In summary, while these populations may be able to use CBG safely with proper precautions, careful oversight by a medical professional is strongly advised.
General Precautions for Using CBG Safely
For anyone choosing to try CBG, some general usage precautions include:
- Talking to your doctor about a safe dosage range and potential drug interactions
- Doing a skin patch test for allergic reaction before using new CBG products
- Starting with very low doses like 2-3 mg and slowly increasing over weeks
- Using products only from reputable brands with independent lab testing
- Carefully tracking any side effects and discontinuing CBG if adverse reactions occur
- Avoiding combing CBG with alcohol, sedatives, or other substances
- Not driving or operating heavy machinery after taking high doses of CBG until effects are known
- Staying well hydrated and eating something when dosing to improve absorption and reduce side effects
Exercising caution is key with novel supplements like CBG where research on safety and long-term effects in humans is limited. Consulting a doctor regularly can help identify potential risks specific to your personal health status and regimen.
Here are some important facts about CBG safety and populations who should use caution or avoid CBG:
- CBG is a non-intoxicating cannabis compound with emerging research showing therapeutic potential.
- However, human studies on CBG are very limited overall, with long-term safety and drug interactions not fully characterized yet.
- Pregnant women, children under 18, and those with cannabis allergies should avoid CBG until more data confirms its safety.
- Individuals prone to psychosis, with certain medical conditions, or taking medications that could interact should likely also refrain from CBG presently.
- Older adults, people with anxiety, blood disorders, liver disease, Parkinson's and sensitivities may be able to use CBG with extra precautions and monitoring.
- Starting with very low doses, ramping up gradually, tracking side effects closely and discussing with one's doctor is key to minimizing risks.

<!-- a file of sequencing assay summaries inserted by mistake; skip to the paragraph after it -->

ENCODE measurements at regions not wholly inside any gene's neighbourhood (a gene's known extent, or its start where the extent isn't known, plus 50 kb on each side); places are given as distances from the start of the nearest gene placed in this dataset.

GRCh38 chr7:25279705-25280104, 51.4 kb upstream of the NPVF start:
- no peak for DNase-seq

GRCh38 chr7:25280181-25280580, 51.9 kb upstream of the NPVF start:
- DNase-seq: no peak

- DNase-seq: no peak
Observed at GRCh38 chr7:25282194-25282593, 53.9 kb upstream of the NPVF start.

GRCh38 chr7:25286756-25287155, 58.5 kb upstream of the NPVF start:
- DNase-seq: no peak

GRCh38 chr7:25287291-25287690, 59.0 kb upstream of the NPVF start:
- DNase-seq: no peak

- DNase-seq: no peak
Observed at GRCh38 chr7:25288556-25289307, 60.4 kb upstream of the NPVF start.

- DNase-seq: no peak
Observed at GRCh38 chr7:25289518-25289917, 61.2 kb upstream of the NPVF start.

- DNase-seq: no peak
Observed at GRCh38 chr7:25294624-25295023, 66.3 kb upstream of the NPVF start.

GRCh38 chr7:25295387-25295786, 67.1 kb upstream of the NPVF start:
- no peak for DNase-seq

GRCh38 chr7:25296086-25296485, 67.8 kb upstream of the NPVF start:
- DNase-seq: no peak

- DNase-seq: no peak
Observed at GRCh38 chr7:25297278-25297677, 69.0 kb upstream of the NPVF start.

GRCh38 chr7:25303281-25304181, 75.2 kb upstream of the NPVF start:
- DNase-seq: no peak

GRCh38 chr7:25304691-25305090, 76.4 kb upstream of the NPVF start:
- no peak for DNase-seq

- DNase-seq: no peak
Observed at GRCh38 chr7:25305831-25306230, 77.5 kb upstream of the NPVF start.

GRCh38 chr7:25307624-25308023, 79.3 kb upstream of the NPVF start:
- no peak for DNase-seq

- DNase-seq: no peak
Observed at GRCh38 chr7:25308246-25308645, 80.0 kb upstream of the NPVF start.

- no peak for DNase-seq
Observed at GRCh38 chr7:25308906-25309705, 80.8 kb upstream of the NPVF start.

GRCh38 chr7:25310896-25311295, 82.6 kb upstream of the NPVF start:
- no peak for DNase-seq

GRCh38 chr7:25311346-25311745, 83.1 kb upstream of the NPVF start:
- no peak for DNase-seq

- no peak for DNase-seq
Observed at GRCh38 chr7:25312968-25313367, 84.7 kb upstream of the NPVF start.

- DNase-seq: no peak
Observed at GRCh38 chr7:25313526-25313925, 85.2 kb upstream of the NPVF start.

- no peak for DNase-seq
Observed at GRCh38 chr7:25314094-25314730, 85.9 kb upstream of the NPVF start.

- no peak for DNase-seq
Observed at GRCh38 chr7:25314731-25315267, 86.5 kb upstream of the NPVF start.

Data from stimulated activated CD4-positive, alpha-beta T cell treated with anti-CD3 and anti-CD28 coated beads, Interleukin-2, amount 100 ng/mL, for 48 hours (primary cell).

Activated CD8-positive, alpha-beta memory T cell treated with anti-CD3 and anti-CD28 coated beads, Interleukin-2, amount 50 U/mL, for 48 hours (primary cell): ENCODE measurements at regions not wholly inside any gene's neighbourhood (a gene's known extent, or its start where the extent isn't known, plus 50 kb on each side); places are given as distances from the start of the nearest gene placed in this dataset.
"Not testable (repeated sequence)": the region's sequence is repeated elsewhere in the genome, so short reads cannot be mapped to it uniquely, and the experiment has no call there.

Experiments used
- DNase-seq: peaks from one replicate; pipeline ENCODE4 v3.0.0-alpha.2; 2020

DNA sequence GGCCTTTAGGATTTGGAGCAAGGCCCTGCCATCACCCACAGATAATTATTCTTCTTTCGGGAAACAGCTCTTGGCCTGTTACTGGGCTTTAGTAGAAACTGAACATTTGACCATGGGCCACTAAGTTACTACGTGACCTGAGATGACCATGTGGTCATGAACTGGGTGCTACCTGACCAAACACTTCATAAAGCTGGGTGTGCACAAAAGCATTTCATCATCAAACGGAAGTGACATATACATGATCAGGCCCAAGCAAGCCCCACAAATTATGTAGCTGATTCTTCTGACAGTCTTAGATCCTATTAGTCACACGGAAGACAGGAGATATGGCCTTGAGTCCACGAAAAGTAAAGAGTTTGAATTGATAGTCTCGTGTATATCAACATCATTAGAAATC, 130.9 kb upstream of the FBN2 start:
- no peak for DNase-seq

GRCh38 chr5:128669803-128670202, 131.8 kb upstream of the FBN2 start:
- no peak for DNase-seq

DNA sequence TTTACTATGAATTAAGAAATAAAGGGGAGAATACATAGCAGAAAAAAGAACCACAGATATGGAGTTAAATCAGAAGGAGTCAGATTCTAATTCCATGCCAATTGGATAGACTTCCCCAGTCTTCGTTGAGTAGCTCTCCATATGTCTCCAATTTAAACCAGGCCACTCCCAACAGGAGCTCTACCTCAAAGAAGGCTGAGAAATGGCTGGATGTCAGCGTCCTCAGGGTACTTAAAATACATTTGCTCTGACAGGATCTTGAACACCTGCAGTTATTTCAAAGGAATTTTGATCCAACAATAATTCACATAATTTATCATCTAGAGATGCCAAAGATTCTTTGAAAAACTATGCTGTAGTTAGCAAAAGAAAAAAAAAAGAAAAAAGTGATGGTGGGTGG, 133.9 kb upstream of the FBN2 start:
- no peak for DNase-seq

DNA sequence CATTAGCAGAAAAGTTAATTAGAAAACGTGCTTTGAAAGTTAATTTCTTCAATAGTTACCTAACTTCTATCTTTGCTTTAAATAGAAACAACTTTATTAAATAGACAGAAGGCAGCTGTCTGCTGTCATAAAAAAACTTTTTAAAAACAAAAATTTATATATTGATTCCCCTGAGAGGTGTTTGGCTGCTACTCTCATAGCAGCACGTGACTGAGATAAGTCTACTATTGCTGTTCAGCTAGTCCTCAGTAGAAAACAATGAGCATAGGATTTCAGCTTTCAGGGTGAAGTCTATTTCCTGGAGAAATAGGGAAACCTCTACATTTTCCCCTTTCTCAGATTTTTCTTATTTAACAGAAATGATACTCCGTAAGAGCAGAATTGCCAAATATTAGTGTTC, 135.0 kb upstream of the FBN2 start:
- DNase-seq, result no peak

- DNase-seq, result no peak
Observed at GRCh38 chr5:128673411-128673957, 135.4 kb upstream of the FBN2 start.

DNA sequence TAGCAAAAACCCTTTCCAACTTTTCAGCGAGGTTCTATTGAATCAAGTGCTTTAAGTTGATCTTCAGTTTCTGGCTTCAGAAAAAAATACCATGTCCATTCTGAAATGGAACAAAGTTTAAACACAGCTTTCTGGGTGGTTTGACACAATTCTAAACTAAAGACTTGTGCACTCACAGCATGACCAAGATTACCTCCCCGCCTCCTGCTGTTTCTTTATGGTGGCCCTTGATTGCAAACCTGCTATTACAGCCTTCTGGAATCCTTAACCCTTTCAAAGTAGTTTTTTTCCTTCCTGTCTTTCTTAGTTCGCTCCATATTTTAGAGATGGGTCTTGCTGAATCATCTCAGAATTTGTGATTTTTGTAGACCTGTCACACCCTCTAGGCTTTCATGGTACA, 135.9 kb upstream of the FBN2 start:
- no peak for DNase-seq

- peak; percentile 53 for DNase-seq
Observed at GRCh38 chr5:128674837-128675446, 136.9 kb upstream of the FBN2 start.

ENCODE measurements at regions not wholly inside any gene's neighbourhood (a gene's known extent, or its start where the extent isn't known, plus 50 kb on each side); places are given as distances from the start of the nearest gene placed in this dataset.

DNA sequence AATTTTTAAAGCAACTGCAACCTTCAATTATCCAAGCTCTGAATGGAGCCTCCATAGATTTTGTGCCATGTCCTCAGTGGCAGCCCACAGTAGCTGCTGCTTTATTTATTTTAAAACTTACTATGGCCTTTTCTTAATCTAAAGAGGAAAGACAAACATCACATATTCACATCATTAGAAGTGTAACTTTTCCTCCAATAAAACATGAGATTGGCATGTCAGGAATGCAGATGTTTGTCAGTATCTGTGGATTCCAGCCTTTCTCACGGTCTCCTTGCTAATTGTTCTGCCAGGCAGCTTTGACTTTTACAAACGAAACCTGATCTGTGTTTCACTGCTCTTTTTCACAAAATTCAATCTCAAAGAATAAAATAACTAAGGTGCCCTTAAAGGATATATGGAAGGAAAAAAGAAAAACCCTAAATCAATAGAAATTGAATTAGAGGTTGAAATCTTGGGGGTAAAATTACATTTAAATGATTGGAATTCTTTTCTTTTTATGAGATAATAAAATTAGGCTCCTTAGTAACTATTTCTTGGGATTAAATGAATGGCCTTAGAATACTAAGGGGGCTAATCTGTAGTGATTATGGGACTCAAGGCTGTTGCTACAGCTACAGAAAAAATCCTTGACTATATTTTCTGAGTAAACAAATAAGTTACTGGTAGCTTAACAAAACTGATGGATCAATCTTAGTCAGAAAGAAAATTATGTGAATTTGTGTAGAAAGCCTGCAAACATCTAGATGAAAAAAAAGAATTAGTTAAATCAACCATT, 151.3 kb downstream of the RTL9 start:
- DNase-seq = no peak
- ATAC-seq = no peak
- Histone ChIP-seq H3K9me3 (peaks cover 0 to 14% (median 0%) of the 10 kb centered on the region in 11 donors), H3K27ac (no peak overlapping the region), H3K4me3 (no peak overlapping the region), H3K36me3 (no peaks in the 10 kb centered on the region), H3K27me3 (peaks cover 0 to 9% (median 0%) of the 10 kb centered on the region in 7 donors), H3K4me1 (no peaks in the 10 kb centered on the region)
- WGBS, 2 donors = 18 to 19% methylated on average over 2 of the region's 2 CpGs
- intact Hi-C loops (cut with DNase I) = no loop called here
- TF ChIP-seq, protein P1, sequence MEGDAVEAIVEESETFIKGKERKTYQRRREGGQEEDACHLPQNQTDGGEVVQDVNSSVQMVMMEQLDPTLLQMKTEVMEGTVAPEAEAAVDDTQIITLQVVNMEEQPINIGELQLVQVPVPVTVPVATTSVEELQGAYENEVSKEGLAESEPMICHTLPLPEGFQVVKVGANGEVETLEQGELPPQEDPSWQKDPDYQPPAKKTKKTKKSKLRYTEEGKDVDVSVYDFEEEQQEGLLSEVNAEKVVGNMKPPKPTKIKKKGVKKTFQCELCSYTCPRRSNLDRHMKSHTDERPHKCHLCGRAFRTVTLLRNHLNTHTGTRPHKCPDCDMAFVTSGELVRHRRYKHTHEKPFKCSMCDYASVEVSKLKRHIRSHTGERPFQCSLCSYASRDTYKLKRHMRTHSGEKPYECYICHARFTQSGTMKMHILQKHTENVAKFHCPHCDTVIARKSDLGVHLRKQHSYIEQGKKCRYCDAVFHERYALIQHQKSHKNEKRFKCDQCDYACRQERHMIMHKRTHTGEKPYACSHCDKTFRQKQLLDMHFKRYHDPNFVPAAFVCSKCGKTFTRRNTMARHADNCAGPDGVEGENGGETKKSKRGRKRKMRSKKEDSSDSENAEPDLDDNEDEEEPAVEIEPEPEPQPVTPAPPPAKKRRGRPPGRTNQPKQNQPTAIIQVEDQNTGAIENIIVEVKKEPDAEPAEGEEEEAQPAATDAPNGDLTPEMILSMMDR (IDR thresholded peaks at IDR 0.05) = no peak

- Choosing reputable brands with independent testing and following general safety precautions are also advised for any CBG use.
- Further research characterizing CBG's safety across different populations and conditions is still needed.
Who should not take CBG? Conclusion
In summary, the non-intoxicating cannabis compound CBG shows promise for treating a range of health conditions, but human research is still in early stages. Its safety profile, especially long-term risks with chronic usage, requires more investigation. Certain populations like pregnant women, minors, and people with allergies or medical conditions may face increased risks from CBG that outweigh potential benefits currently. Those able to use CBG should do so cautiously under medical supervision, starting with low doses and incrementing slowly while tracking side effects. Choosing well-tested brands and avoiding drug interactions is also key to minimizing adverse reactions. Until large-scale studies establish CBG's safety across diverse groups, populations at risk for side effects should refrain from usage. With careful medical guidance, CBG may ultimately prove beneficial for many if proper precautions are taken - but avoiding CBG remains most prudent for certain individuals at this time given limited human safety research presently.
Resources used to write this article
For an overview of CBG and its potential effects:
- Morales, P., Hurst, D. P., & Reggio, P. H. (2017). Molecular Targets of the Phytocannabinoids: A Complex Picture. Progress in the chemistry of organic natural products, 103, 103–131. https://doi.org/10.1007/978-3-319-45541-9_4
- Natural Medicine Journal. (2018). Cannabigerol: A Major Non-Psychotropic Cannabis Compound with Potential Therapeutic Utility. https://www.naturalmedicinejournal.com/journal/2018-09/cannabigerol-major-non-psychotropic-cannabis-compound-potential-therapeutic-utility
For risks of CBG during pregnancy/breastfeeding:
- Metz, T.D., Borgelt, L.M. (2018). Marijuana Use in Pregnancy and While Breastfeeding. Obstetrics and Gynecology, 131(5), 898-901. https://doi.org/10.1097/AOG.0000000000002586
- Jaques, S.C., Kingsbury, A., Henshcke, P., Chomchai, C., Clews, S., Falconer, J., Abdel-Latif, M.E., Feller, J.M., Oei, J.L. (2014). Cannabis, the pregnant woman and her child: weeding out the myths. Journal of Perinatology, 34, 417-424. https://doi.org/10.1038/jp.2013.180
For interactions with medications:
- Brown, J.D. (2017). Potential Adverse Drug Events and Drug–Drug Interactions with Medical and Consumer Cannabidiol (CBD) Use. Journal of Clinical Medicine, 6(7), 89. https://doi.org/10.3390/jcm7070089
- Grayson, L., Vines, B., Nichol, K., Szaflarski, J.P. (2018). An interaction between warfarin and cannabidiol, a case report. Epilepsy & Behavior Case Reports, 9, 10-11. https://doi.org/10.1016/j.ebcr.2017.10.001